Wednesday, February 28, 2007

I Confess to Consumerism

It would appear that our consumer society has spread its poisonous tentacles of dissatisfaction into every nook and cranny of our existence. The idea being that the acquisition of material possessions will somehow lead to us being more content with our lives. Nothing could be further from the truth.We are like drug addicts who after a “fix” experience a momentary “high” which is replaced, all too soon, by the insatiable craving for the next good time to come along and make us happy.

Anyone who has spent any time near an addict will know that the environment in which they live quickly becomes a disaster area, as they strip their home of anything and everything of any value in order to feed their addiction; At which point they widen the area of destruction to include their neighbours, targeting the most vulnerable first.

This attitude of entitlement to instant gratification is also glaringly
apparent in our interpersonal relationships. Networking, or to put it another way making friends with people depending on how useful they will be to us, as opposed to how pleasant we find their company or what interests we share with them, is a prime example. Not to mention modern attitudes to marriage where divorce decrees are more plentiful than confetti. We all seem to have bought into the myth that marriage should be a bed of roses, instead of a means of providing a stable environment in which to raise the next generation of normal well adjusted human beings.

People, we are in serious need of rehabilitation and, like any kind of addict, the healing cannot begin until we admit to the problem.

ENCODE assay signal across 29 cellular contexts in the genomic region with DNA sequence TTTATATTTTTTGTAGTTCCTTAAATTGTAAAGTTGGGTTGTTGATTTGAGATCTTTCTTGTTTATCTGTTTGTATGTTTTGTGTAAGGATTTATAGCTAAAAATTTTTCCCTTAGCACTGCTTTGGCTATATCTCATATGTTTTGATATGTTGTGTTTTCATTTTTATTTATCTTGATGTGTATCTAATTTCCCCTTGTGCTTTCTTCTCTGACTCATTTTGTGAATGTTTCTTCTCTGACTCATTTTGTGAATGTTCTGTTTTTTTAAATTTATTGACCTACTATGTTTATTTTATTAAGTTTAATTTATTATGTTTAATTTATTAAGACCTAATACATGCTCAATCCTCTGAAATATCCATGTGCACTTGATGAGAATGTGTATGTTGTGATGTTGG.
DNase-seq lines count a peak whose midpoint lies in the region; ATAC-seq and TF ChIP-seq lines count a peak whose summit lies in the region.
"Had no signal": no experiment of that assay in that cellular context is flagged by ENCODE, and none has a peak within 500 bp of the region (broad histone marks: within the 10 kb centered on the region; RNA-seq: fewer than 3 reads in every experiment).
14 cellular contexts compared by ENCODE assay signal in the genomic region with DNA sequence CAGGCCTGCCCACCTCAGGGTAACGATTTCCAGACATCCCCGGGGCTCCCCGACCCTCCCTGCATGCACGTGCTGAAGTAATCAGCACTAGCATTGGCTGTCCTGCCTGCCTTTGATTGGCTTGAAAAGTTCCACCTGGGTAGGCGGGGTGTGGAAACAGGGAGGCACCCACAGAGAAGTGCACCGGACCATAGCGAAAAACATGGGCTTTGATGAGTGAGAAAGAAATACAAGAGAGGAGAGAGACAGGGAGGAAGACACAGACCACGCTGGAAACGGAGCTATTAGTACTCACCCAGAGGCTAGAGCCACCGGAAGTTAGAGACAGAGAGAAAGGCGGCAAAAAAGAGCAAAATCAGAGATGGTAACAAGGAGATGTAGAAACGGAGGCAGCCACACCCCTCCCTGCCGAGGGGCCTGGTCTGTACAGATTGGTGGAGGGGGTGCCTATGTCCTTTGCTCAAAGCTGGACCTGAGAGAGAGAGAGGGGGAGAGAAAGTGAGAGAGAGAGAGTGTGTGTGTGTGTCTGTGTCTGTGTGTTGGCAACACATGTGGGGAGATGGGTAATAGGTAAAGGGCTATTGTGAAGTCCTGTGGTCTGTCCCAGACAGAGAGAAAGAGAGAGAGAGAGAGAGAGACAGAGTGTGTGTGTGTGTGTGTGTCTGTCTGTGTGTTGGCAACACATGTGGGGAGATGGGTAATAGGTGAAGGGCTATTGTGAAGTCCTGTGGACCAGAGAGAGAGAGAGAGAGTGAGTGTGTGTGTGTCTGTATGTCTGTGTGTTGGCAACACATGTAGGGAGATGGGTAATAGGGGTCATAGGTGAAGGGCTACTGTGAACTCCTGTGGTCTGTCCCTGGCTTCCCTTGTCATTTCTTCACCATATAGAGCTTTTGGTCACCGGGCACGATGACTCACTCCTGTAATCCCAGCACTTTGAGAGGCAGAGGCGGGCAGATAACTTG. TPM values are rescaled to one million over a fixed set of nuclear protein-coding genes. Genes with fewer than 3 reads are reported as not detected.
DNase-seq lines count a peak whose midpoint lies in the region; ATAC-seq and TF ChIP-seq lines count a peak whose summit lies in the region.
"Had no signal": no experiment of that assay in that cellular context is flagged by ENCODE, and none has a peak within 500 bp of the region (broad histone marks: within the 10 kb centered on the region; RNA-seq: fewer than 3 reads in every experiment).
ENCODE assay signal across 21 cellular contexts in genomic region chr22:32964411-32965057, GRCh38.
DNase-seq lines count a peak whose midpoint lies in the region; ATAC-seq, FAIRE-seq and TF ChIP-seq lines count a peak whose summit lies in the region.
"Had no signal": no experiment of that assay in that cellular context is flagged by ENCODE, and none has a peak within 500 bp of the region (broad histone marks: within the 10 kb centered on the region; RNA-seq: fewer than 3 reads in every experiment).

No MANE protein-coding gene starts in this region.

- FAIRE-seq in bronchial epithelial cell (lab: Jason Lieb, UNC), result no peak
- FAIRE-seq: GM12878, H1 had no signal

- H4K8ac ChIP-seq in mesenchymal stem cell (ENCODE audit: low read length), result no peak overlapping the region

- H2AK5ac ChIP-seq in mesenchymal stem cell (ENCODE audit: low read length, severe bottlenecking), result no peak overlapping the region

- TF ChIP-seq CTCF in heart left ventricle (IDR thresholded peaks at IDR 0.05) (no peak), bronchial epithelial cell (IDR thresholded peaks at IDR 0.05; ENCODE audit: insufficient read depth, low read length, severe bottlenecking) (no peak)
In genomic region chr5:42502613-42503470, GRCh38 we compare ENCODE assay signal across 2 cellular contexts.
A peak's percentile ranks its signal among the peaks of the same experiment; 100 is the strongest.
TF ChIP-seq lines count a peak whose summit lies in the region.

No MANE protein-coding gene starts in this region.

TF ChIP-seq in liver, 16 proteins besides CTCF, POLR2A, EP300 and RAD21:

My name is Cathy and I am a consumer.


Chrlane said...

Bravo! Down with the tasteless insecurities of the nouveau riche!!

What I do is to give things a second life whenever possible. Truthfully, the thrill of acquisition is far greater when one is playing in the realm of possibility. One learns to derive great pleasure from used objects, and a preference for new items with greater longevity.

Claire said...

"entitlement and instant gratification" Well said. That attitude is quite pervasive here on the left coast and it really bugs me. The older I get the less I want 'things' except books, you can never have enough books. And I want them NOW! LOL

Mike L. said...

Sounds like someone's ready to accept Adorno's rejection of the culture industry!
I'm withya after this last wipeout.

cathy said...

chrlane. 2 of the things I miss now that I live in Greece are fleamarkets and thrift shops. The only pleasure left is swopping books with friends.
That's right claire if I had to choose between my books and my husband I would miss him for several chapters.

cathy said...

Mike .Don’t get me started on incongruent concepts and existentialism one blog just wouldn’t contain my ramblings

Miss Understood said...

I absolutely love your blog. It's a mix of great writing, brilliant poetry, humour, jokes, of those blogs where you never know what you're gonna get next. Keep up the great work...I'll be back.

Oh...and what WAS your most embarrassing moment?